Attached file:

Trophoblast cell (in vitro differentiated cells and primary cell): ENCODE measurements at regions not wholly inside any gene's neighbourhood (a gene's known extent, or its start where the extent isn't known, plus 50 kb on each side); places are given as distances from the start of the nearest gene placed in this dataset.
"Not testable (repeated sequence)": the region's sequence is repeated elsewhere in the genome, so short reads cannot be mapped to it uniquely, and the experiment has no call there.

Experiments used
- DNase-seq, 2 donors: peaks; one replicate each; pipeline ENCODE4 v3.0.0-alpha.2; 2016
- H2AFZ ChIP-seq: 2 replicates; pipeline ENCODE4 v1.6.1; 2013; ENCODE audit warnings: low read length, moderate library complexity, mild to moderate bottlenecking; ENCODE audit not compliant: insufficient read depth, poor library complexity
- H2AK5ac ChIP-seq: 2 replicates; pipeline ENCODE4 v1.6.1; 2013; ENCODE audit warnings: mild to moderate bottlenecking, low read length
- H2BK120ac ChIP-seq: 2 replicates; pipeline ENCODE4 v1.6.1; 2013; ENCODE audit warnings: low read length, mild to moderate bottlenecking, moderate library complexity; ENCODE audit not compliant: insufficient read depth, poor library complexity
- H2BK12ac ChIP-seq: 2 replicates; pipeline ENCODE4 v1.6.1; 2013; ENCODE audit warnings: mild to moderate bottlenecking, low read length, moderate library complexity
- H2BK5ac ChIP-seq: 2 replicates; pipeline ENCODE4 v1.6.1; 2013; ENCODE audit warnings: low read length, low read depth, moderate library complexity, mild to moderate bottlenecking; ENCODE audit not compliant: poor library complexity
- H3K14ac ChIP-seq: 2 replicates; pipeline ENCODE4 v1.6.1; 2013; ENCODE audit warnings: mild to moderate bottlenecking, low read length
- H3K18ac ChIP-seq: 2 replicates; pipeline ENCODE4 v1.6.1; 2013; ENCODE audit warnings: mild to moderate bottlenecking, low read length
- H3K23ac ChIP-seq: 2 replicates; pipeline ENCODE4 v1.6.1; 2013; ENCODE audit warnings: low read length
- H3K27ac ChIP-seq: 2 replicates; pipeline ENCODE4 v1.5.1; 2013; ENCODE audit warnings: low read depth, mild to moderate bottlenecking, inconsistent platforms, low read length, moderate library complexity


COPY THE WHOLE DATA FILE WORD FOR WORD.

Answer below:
Trophoblast cell (in vitro differentiated cells and primary cell): ENCODE measurements at regions not wholly inside any gene's neighbourhood (a gene's known extent, or its start where the extent isn't known, plus 50 kb on each side); places are given as distances from the start of the nearest gene placed in this dataset.
"Not testable (repeated sequence)": the region's sequence is repeated elsewhere in the genome, so short reads cannot be mapped to it uniquely, and the experiment has no call there.

Experiments used
- DNase-seq, 2 donors: peaks; one replicate each; pipeline ENCODE4 v3.0.0-alpha.2; 2016
- H2AFZ ChIP-seq: 2 replicates; pipeline ENCODE4 v1.6.1; 2013; ENCODE audit warnings: low read length, moderate library complexity, mild to moderate bottlenecking; ENCODE audit not compliant: insufficient read depth, poor library complexity
- H2AK5ac ChIP-seq: 2 replicates; pipeline ENCODE4 v1.6.1; 2013; ENCODE audit warnings: mild to moderate bottlenecking, low read length
- H2BK120ac ChIP-seq: 2 replicates; pipeline ENCODE4 v1.6.1; 2013; ENCODE audit warnings: low read length, mild to moderate bottlenecking, moderate library complexity; ENCODE audit not compliant: insufficient read depth, poor library complexity
- H2BK12ac ChIP-seq: 2 replicates; pipeline ENCODE4 v1.6.1; 2013; ENCODE audit warnings: mild to moderate bottlenecking, low read length, moderate library complexity
- H2BK5ac ChIP-seq: 2 replicates; pipeline ENCODE4 v1.6.1; 2013; ENCODE audit warnings: low read length, low read depth, moderate library complexity, mild to moderate bottlenecking; ENCODE audit not compliant: poor library complexity
- H3K14ac ChIP-seq: 2 replicates; pipeline ENCODE4 v1.6.1; 2013; ENCODE audit warnings: mild to moderate bottlenecking, low read length
- H3K18ac ChIP-seq: 2 replicates; pipeline ENCODE4 v1.6.1; 2013; ENCODE audit warnings: mild to moderate bottlenecking, low read length
- H3K23ac ChIP-seq: 2 replicates; pipeline ENCODE4 v1.6.1; 2013; ENCODE audit warnings: low read length
- H3K27ac ChIP-seq: 2 replicates; pipeline ENCODE4 v1.5.1; 2013; ENCODE audit warnings: low read depth, mild to moderate bottlenecking, inconsistent platforms, low read length, moderate library complexity